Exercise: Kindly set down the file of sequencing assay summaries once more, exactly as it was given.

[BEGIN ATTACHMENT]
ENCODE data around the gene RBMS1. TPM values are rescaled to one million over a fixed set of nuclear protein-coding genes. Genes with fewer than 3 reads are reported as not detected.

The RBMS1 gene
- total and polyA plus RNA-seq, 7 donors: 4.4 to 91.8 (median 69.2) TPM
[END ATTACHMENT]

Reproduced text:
ENCODE data around the gene RBMS1. TPM values are rescaled to one million over a fixed set of nuclear protein-coding genes. Genes with fewer than 3 reads are reported as not detected.

The RBMS1 gene
- total and polyA plus RNA-seq, 7 donors: 4.4 to 91.8 (median 69.2) TPM